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Bulletin of Botanical Research ›› 2010, Vol. 30 ›› Issue (5): 543-548.doi: 10.7525/j.issn.1673-5102.2010.05.005

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Characteristics of Plant Species in Herb Community in Huanglong Valley,Sichuan

HUANG Bao-Qiang;LUO Yi-Bo*;AN De-Jun;KOU Yong   

  1. 1.Nan Chang Institute of Technology,Nanchang 330099;2.Laboratory of Systematic and Evolutionary Botany,Institute of Botany,Chinese Academy of Sciences,Beijing 100093;3.Huanglong Administration of National Scenic Spot,Huanglong 624000
  • Received:1900-01-01 Revised:1900-01-01 Online:2010-09-20 Published:2010-09-20
  • Contact: LUO Yi-Bo
  • Supported by:

Abstract: There are 124 understory species in the 662 sampled plots, belonging to 37 families and 91 genera, of which 54 are endemic to China, in the herb community in Huanglong valley, southwestern China.In total, thirty-three orchid species of 21 genera were recorded, of which 12 species are endemic to China and one is new It is interesting that so many terrestrial orchids appear in a small area (ca. 1 km2). Furthermore, some of the orchid species are dominant in the herb community. Most of the species, including orchid, have low frequency and uneven distribution patterns. The results indicated that the orchid species in Huanglong valley may disperse with regard to resource usage. Orchid species distributed mainly in two different habitats, i.e. travertine areas and the remained forest. The microenvironmental conditions and the orchid species compositions were found to be quite different between these two habitats. Travertine areas had a higher number of orchid species as well as higher numbers of orchid species per plot as compared to forest. In the travertine areas, 30 orchid species were found; the most common ones being Cypripedium bardolphianum, C.flavum, C.tibeticum, G.diantha, Phaius chusua and Ph. delavayi. However, in the forested habitat, 21 orchid species were found; the most common ones being T.szechuanica and Goodyera repens. Light availability seems critical to the performance and distribution of orchid species. Stream flow through the travertine area during the orchids growing season appears to be an important factor in shaping and maintaining stable microenvironments which favorable to the growth and reproduction of orchids. The results suggest that some orchid species in the travertine area would be threatened if the travertine stream flows were changed or disrupted.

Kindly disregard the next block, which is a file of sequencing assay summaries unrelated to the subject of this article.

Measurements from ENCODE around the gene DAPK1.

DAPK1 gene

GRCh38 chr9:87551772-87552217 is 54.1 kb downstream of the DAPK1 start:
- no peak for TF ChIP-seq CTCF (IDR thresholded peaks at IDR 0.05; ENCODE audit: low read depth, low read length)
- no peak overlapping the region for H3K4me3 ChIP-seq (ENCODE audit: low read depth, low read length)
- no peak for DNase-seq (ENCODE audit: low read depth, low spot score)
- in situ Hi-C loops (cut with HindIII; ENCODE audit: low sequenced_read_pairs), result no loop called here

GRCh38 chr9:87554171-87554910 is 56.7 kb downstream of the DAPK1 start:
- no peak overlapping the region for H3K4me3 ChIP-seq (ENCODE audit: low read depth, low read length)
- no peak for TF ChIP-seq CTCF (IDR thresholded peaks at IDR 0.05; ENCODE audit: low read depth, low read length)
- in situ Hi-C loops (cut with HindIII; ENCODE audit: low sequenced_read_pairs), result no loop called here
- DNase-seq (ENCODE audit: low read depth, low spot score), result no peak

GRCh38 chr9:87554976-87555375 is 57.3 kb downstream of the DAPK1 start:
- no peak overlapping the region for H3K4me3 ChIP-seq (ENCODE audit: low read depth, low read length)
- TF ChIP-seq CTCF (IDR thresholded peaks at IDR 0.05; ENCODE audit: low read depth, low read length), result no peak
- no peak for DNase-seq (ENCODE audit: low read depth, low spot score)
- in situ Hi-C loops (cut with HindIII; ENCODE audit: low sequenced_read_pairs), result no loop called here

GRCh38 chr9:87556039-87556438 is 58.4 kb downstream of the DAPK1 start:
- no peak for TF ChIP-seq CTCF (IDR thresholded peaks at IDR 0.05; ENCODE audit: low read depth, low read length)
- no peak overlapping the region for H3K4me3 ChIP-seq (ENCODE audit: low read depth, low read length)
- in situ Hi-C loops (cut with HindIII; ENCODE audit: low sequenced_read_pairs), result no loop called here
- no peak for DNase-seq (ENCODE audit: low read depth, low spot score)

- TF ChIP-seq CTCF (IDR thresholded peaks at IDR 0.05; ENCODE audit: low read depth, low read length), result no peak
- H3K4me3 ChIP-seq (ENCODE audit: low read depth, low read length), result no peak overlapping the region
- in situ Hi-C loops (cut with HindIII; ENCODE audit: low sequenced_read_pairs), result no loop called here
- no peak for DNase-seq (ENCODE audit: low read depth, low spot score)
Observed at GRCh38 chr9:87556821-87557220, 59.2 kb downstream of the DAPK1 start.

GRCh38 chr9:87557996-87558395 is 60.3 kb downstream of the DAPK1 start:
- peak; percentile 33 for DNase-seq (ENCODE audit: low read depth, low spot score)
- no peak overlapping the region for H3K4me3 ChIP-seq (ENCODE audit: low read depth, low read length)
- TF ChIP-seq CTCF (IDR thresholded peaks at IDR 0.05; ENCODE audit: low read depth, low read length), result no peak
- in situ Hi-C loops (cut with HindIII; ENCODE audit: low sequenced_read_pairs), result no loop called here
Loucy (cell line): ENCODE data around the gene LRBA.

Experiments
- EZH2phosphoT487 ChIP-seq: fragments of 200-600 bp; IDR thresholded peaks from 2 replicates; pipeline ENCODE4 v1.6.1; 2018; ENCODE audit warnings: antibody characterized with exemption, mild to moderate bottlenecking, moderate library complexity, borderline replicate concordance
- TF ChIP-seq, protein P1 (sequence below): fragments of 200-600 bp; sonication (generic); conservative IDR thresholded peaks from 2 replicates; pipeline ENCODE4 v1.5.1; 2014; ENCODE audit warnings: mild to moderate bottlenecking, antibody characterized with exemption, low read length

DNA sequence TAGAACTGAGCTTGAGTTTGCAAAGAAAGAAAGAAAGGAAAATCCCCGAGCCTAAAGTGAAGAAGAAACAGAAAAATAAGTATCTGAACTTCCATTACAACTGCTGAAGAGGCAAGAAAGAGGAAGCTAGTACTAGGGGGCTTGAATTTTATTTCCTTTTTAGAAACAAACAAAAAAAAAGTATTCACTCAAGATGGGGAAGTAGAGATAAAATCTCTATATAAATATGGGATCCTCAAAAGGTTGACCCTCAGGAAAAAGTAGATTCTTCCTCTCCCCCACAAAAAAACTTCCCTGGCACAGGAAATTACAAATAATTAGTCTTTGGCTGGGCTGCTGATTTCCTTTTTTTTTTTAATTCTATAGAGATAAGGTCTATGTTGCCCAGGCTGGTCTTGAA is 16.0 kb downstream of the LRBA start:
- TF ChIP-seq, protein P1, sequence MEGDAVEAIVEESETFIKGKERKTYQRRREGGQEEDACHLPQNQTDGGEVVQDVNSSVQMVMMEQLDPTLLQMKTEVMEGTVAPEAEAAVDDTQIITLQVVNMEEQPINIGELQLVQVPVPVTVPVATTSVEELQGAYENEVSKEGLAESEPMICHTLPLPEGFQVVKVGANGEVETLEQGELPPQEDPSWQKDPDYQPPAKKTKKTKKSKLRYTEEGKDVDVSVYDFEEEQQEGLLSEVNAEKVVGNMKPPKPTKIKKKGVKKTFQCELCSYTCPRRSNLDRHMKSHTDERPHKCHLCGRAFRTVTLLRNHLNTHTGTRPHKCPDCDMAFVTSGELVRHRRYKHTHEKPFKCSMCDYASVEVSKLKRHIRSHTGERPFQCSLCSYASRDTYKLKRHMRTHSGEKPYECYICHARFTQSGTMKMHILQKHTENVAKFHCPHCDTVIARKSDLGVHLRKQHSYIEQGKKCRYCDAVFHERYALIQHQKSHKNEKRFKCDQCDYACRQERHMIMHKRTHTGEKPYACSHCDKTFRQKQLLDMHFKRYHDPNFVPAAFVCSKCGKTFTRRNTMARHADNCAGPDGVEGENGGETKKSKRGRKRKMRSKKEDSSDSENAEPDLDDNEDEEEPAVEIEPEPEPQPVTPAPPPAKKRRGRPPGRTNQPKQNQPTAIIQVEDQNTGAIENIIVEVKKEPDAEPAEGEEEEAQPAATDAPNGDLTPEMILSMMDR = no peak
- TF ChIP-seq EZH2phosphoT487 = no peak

Key words: orchid species, diversity, community structure, conservation

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